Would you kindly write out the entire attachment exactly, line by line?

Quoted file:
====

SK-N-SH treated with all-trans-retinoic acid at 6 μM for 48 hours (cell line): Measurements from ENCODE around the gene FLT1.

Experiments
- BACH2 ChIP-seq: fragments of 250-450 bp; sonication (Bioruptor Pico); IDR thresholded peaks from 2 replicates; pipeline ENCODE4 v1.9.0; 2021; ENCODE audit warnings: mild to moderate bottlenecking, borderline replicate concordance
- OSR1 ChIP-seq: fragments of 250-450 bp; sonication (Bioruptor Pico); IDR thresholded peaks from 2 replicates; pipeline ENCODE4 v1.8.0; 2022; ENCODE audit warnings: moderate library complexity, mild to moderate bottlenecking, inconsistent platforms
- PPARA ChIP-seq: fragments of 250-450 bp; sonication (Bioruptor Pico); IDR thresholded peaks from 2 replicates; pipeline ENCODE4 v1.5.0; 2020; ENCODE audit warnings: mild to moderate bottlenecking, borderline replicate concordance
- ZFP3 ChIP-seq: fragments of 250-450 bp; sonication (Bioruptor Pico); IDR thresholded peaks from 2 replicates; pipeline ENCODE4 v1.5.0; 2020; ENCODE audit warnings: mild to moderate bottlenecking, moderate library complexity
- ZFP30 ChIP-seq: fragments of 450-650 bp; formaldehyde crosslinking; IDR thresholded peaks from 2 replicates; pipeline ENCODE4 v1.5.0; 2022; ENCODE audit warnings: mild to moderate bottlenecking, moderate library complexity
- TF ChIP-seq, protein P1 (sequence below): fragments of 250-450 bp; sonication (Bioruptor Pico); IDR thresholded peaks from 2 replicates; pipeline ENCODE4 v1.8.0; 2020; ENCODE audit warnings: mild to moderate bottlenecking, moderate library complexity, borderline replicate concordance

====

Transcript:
SK-N-SH treated with all-trans-retinoic acid at 6 μM for 48 hours (cell line): Measurements from ENCODE around the gene FLT1.

Experiments
- BACH2 ChIP-seq: fragments of 250-450 bp; sonication (Bioruptor Pico); IDR thresholded peaks from 2 replicates; pipeline ENCODE4 v1.9.0; 2021; ENCODE audit warnings: mild to moderate bottlenecking, borderline replicate concordance
- OSR1 ChIP-seq: fragments of 250-450 bp; sonication (Bioruptor Pico); IDR thresholded peaks from 2 replicates; pipeline ENCODE4 v1.8.0; 2022; ENCODE audit warnings: moderate library complexity, mild to moderate bottlenecking, inconsistent platforms
- PPARA ChIP-seq: fragments of 250-450 bp; sonication (Bioruptor Pico); IDR thresholded peaks from 2 replicates; pipeline ENCODE4 v1.5.0; 2020; ENCODE audit warnings: mild to moderate bottlenecking, borderline replicate concordance
- ZFP3 ChIP-seq: fragments of 250-450 bp; sonication (Bioruptor Pico); IDR thresholded peaks from 2 replicates; pipeline ENCODE4 v1.5.0; 2020; ENCODE audit warnings: mild to moderate bottlenecking, moderate library complexity
- ZFP30 ChIP-seq: fragments of 450-650 bp; formaldehyde crosslinking; IDR thresholded peaks from 2 replicates; pipeline ENCODE4 v1.5.0; 2022; ENCODE audit warnings: mild to moderate bottlenecking, moderate library complexity
- TF ChIP-seq, protein P1 (sequence below): fragments of 250-450 bp; sonication (Bioruptor Pico); IDR thresholded peaks from 2 replicates; pipeline ENCODE4 v1.8.0; 2020; ENCODE audit warnings: mild to moderate bottlenecking, moderate library complexity, borderline replicate concordance